The U.S. Supreme Court ruled that Maryland must reduce taxes on residents who earn money outside the state, in a decision that raises questions about tax-collection efforts across the country.
The justices, voting 5-4, said Maryland violated the Constitution by not letting a couple use the income taxes they paid elsewhere to reduce the amount they owe under a 3.2 percent county tax.
The ruling is likely to cut Maryland’s tax receipts by tens of millions of dollars a year and perhaps mean reductions of even larger sums elsewhere. Among the jurisdictions that might be affected is New York, which was a focus of discussion during arguments in November because of the municipal income tax in New York City.
The residents, Brian and Karen Wynne, said the Maryland law subjected them to thousands of dollars in double taxation. The dispute stemmed from money Brian Wynne collected in 2006 as part-owner of Maryland-based Maxim Healthcare Services Inc.
The couple reported taxable net income that year of $2.7 million, more than half of which was “pass-through” income earned by Maxim. The Wynnes claimed an $84,000 Maryland tax credit, saying it was warranted to offset taxes Maxim paid in other states.
Maryland said that while the Wynnes could claim that credit to lower their state taxes, they couldn’t reduce the 3.2 percent tax they are required to pay as Howard County residents.
The high court said the Maryland tax system unconstitutionally discriminated against interstate commerce. Writing for the court, Justice Samuel Alito said the Maryland system “operates as a tariff” on income earned outside the state.
Were it adopted by all 50 states, Maryland’s tax system would result in higher rates on income earned out-of-state than on money earned in-state, he said.
The case split the court along unusual lines. Joining Alito in the majority were Chief Justice John Roberts and Justices Stephen Breyer, Anthony Kennedy and Sonia Sotomayor. Justices Antonin Scalia, Clarence Thomas, Ruth Bader Ginsburg and Elena Kagan dissented.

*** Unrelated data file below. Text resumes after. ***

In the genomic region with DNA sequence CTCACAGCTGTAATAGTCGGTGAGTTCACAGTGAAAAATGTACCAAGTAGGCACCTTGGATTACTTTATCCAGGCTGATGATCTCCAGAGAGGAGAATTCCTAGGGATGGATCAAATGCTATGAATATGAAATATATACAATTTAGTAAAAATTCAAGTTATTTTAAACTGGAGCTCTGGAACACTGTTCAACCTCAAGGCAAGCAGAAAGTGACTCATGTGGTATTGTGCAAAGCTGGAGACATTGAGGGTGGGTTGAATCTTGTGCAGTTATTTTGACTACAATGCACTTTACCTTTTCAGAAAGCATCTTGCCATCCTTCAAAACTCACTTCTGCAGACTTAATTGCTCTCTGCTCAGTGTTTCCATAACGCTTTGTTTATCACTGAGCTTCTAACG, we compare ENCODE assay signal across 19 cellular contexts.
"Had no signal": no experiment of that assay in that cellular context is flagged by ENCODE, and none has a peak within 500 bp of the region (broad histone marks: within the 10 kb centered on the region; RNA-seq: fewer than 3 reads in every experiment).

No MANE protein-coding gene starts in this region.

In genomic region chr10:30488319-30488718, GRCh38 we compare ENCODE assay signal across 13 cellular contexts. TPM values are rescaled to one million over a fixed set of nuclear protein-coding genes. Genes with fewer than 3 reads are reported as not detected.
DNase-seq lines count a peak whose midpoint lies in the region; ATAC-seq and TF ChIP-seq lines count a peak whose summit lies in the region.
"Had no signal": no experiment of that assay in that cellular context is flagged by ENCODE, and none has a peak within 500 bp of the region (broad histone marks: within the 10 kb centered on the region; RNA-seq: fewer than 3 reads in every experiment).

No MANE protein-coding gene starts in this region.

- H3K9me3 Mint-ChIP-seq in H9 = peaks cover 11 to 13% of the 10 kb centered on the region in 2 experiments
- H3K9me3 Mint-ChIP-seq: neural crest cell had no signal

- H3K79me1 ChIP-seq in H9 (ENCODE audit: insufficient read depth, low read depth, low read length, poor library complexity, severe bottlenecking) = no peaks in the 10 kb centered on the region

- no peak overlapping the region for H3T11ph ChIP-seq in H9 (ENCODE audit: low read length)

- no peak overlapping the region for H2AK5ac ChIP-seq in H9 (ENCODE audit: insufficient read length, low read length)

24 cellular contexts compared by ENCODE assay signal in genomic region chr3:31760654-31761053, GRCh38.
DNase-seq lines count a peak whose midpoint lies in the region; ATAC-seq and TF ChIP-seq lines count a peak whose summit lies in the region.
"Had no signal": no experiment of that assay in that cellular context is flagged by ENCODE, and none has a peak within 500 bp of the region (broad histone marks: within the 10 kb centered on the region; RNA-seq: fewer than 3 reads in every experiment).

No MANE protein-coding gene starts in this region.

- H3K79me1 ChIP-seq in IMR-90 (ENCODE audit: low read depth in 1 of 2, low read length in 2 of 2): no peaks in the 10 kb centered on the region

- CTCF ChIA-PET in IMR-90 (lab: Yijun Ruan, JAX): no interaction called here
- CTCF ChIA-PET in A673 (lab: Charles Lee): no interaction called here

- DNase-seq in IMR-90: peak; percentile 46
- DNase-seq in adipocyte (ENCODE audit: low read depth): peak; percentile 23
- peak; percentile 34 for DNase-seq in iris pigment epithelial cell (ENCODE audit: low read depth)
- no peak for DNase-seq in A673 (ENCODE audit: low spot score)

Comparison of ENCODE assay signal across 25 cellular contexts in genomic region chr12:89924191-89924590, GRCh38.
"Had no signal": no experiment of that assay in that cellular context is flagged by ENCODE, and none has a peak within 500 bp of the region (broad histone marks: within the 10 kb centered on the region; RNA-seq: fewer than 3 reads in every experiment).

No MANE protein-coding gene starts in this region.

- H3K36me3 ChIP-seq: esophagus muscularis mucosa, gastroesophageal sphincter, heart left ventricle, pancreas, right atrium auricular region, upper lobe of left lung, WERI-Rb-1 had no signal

The high court didn’t directly address how its reasoning might affect other jurisdictions. New York residents who pay taxes elsewhere can claim a credit against their state income taxes but not against the municipal income taxes in New York City and Yonkers.
Among the potential winners from Monday’s decision are New York City residents who earn income in New Jersey, California, Oregon and other states with top income tax rates higher than New York State’s 8.82 percent, said Dan Effron, practice leader for Marcum LLP’s state and local tax practice.
Some of those people currently don’t use up all of their tax credits offsetting the New York State tax. Under the court’s ruling, they could challenge New York on the prohibition against using those credits to offset the city’s income tax, which has a top rate of 3.876 percent, he said.
“Should New York City be forced or compelled to allow a tax credit, it could cost the city of New York significant tax dollars, just like this will cost the localities and counties in Maryland,” said Effron.
New York ‘Closest’
New York City’s tax “might be the closest” to Maryland’s unique system, said Joe Henchman, vice president of legal projects at the Tax Foundation in Washington.
Henchman said the court established an important rule that will govern future cases.
“There’s a majority that is going to look to make sure that whatever your tax is, if every state had that tax, it doesn’t result in multiple taxation,” Henchman said. “Everybody kind of thought that was the rule, but the Supreme Court hadn’t said it.”
Sonia Alleyne, a spokeswoman for the city Finance Department, said officials are reviewing the decision and declined to comment further.
Ruth Mason, a law professor at the University of Virginia, said states can make their tax systems comply with the law without necessarily offering a full credit for out-of-state income. Maryland’s system was an “outsider,” limiting the immediate effect of the decision, she said.
Maryland, however, will take a financial hit from the decision, which also opens the state to refund claims.
The ruling “creates severe challenges for counties looking to meet the education, public safety and infrastructure needs of Marylanders,” said David Nitkin, a spokesman for Maryland Attorney General Brian Frosh.
The case is Comptroller of Treasury v. Wynne, 13-485.